Be Careful What You Wish For

January 16, 2008
By Celete Kato, Culver, IN

Everyone makes wishes; it is like a form of prayer, a fleeting moment that holds the opportunity to help you make something impossible seem more realistic, even if it is only for an instant. That day happened to be sunny and cloudless with blue skies. It was easy to hear the amused screams of children from the playground with an undertone of birds singing in the background. We sat there in a circle making a pact; promises to be best friends forever. Then, like all kids…we made wishes. Wishes that we actually believed would come true someday if we adhered to the rules that we had set. We are three naïve, immature, and hopeful girls sitting cross legged on the sidewalk; ruining our new play clothes by carelessly plopping down on top of the chalk that had marked off a perfect four-square game. We all eagerly grabbed hands and closed our eyes, one wish each, that was the limit. Do not say it out loud, and never tell anyone what you wished for. I take my time, carefully searching through my past and imagining a future, trying to figure out what one special desire I had that would make my wish perfect. A smile appeared across my face as I figured out what I wanted, “I wish that I could have sisters,” I think to myself. I decided my wish was perfect.
June 10, 2005. A regular date to most people, but a life changing and thoroughly fulfilling moment in time for my family. I could give at list of adjectives to describe the experience, but it would not do the situation justice. Prudence, Eden, and Ruth…the three answers to my one wish. My family: rambunctious, slightly dysfunctional, eccentric, and yet…complete. When we decided to become a foster family, it was more of an afterthought than a reality. We went from a family of four to a family of seven overnight, and to see us now you would think that we have spent every moment of our lives together. Prudence, Ruth, and Eden are the girls who I find crawling in my bed at crazy hours in the morning. They are the girls I toss into the pool on sticky summer days and they’re the ones I yell at for taking my nail polish without asking. They are the ones I watch giggle when they’re playing with their friends, they are the ones I pray for every day, and they are the girls who will forever hold a special place in my heart. They are my sisters, my family, and a large part of my world.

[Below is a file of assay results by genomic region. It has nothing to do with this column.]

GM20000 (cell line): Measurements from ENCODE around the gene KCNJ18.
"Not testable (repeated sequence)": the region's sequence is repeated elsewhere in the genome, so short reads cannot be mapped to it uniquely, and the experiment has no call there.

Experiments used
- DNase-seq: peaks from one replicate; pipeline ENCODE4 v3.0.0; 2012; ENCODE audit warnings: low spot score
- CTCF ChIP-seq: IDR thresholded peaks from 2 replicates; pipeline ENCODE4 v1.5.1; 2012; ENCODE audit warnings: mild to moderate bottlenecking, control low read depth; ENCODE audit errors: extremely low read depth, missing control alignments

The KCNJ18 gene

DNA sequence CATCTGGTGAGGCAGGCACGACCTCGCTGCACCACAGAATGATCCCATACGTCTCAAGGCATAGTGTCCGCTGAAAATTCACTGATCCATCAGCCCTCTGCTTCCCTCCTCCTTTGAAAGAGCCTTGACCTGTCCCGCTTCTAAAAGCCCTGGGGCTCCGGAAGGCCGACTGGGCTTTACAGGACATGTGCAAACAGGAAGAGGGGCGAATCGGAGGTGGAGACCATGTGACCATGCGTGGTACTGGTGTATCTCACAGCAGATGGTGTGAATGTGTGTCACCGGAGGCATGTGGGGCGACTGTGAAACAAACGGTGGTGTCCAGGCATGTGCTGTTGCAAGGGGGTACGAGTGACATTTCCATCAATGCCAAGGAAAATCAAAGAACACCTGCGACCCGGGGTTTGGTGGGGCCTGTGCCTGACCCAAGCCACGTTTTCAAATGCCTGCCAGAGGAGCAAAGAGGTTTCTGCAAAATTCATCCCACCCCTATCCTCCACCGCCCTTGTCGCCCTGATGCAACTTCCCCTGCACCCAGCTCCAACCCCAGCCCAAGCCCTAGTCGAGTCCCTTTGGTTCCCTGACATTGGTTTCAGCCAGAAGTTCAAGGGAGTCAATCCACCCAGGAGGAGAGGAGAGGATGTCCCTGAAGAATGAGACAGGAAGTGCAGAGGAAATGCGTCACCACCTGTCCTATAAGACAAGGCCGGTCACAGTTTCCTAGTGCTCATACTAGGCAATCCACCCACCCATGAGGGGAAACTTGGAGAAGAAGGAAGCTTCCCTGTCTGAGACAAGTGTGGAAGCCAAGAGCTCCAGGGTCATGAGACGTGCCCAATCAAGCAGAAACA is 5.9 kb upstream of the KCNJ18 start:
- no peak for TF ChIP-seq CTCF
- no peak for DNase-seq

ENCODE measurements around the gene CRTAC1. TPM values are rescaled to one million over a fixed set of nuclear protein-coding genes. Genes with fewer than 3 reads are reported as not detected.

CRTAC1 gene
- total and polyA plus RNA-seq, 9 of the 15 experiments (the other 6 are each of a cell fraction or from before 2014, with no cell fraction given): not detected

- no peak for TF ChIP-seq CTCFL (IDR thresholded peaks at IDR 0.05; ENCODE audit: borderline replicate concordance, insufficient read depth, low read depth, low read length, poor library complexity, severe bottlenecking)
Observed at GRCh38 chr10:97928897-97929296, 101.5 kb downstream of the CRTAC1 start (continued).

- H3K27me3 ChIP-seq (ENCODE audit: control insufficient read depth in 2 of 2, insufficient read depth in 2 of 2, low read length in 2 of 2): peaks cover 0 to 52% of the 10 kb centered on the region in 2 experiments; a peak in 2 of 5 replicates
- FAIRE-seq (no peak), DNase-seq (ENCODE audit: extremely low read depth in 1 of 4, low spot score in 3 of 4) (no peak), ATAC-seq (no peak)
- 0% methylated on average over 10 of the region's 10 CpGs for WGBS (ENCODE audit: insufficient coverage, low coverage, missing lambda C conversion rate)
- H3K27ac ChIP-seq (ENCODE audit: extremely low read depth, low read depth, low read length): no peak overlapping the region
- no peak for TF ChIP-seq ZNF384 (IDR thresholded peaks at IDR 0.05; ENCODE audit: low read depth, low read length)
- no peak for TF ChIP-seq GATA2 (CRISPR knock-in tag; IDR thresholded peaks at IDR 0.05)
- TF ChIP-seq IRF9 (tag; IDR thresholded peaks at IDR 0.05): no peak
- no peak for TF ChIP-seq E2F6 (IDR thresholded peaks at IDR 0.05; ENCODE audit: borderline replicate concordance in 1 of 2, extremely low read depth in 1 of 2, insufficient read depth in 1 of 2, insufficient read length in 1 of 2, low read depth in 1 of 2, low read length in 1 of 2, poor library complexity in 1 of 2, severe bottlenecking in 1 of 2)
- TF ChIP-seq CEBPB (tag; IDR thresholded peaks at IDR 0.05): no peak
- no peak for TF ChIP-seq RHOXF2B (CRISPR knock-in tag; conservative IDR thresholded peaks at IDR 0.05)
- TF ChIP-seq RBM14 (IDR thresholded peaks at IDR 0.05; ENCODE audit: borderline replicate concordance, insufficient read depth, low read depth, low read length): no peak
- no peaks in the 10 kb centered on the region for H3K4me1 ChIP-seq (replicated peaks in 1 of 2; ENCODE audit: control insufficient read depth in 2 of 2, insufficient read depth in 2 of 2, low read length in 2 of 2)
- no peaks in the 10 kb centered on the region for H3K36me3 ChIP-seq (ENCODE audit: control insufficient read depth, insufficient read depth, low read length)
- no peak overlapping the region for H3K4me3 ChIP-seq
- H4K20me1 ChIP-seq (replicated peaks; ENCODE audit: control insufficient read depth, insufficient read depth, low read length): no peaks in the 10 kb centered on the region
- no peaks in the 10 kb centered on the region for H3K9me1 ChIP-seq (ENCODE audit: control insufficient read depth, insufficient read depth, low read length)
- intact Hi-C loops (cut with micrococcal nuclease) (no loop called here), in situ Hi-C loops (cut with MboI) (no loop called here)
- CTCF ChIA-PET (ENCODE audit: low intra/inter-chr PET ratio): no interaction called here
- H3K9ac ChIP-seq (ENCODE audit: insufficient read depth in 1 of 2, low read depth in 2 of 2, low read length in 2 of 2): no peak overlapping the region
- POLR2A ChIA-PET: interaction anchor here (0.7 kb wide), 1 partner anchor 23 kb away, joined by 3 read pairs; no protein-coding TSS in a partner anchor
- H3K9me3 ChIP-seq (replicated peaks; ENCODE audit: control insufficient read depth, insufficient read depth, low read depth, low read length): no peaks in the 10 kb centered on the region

Foster sisters or not, they have impacted my life in more way’s than I’m sure I can account for now. Some people may classify my family as being unconventional, diverse, or just overflowing with confusion, but we would not have it any other way. Ten years ago when I wished I had sisters, I don’t think I knew what I was getting myself into. My newly found sisterhood has truly made me appreciate how much I have been given in this life. Christmas gifts, family dinners, and getting beaten up by an older brother are what most children grow up with, but seeing the light that glows in their eyes truly shows the happiness and genuine thankfulness that these girls have as they experience a way of life previously unknown to them. I watch as Ruth works diligently on her homework every night because she want’s to grow up and be a doctor, and how Prudence graduates as Salutatorian of her class, and how Eden lives every moment carefree, and I see first hand that adversity and struggle mean nothing unless you let them hold you back.
My family has allowed me the opportunity to realize that being different is not bad. We have never been a family that bases itself upon what is normal and from that I have learned that being an individual is an attribute to strive for. My family and my life experiences so far have guided me to a firm belief system and a set of morals that I know will stay with me forever, and now I have the chance to watch my three new sisters grow and experience in much the same way as I did. It’s a good thing I was careful about what I wished for, because the past few years are proof that sometimes, wishes do come true.

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